Objective. Early detection of nerve dysfunction is important to provide appropriate care for patients with diabetic polyneuropathy. The aim of this study was to assess the echo intensity of the peripheral nerve and to evaluate the relationship between nerve conduction study results and sonographic findings in patients with type 2 diabetes mellitus. Methods. Thirty patients with type 2 diabetes (mean ± SD, 59.8 ± 10.2 years) and 32 healthy volunteers (mean, 53.7 ± 13.9 years) were enrolled in this study. The cross-sectional area (CSA) and echo intensity of the peripheral nerve were evaluated at the carpal tunnel and proximal to the wrist (wrist) of the median nerve and in the tibial nerve at the ankle. Results. There was a significant increase in the CSA and hypoechoic area of the nerve in diabetic patients compared with controls (wrist, 7.1 ± 2.0 mm2, 62.3% ± 3.0%; ankle, 8.9 ± 2.8 mm2, 57.6% ± 3.9%; and wrist, 9.8 ± 3.7 mm2, 72.3% ± 6.6%; ankle, 15.0 ± 6.1 mm2, 61.4% ± 5.3% in controls and diabetic patients, respectively; P < .05). Cross-sectional areas were negatively correlated with reduced motor nerve conduction velocity and delayed latency. Conclusions. These results suggest that sonographic examinations are useful for the diagnosis of diabetic neuropathy.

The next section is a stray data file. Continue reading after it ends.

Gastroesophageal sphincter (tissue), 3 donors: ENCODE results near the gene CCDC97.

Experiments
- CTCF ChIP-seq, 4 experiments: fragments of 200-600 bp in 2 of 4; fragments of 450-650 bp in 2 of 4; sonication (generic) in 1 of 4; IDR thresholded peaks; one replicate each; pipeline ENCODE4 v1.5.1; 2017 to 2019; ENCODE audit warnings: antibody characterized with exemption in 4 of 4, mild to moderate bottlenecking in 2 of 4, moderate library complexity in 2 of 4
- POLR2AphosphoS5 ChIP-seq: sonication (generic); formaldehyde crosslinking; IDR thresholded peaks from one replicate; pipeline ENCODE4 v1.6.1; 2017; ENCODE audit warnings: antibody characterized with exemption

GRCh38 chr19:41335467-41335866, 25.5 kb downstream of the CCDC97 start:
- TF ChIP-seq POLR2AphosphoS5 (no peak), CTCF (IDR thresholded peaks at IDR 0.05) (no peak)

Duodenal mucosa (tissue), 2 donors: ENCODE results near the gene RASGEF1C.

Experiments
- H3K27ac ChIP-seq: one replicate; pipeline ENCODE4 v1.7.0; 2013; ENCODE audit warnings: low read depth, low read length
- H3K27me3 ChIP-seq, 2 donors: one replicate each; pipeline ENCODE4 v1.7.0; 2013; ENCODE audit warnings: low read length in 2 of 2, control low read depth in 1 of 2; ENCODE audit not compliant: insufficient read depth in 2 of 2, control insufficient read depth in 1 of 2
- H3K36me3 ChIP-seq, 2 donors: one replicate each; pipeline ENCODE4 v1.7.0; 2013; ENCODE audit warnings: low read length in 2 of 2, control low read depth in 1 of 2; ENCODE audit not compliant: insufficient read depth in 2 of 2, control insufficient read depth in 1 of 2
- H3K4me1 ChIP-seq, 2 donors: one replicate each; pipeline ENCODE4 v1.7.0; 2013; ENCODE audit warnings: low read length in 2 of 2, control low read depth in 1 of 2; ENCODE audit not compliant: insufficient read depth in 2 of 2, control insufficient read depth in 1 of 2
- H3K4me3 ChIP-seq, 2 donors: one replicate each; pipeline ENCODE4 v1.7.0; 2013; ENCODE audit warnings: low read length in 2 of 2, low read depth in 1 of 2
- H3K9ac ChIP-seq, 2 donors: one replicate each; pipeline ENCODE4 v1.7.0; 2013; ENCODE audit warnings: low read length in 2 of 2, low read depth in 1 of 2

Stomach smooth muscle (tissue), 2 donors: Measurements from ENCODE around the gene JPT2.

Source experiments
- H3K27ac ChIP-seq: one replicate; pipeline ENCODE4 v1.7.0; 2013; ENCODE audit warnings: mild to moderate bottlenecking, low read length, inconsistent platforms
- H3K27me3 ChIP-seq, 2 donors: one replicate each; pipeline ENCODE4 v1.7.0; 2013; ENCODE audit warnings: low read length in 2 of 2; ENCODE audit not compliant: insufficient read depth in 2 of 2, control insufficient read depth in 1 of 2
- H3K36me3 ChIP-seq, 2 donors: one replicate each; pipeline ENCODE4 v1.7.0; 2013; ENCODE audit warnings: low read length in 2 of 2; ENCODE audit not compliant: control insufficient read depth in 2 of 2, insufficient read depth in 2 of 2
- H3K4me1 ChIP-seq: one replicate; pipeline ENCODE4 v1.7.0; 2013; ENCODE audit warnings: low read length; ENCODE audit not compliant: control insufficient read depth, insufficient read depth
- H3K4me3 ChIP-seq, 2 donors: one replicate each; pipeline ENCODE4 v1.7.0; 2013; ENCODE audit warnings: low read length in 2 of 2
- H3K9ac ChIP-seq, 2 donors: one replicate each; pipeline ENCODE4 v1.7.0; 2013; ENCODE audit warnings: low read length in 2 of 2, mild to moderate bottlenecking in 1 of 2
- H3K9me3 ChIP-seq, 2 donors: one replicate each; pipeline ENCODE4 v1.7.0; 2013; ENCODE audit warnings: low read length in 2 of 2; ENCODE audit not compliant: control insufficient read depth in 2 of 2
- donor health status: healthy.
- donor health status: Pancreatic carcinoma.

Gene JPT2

All Science Journal Classification (ASJC) codes
- Radiological and Ultrasound Technology
- Radiology Nuclear Medicine and imaging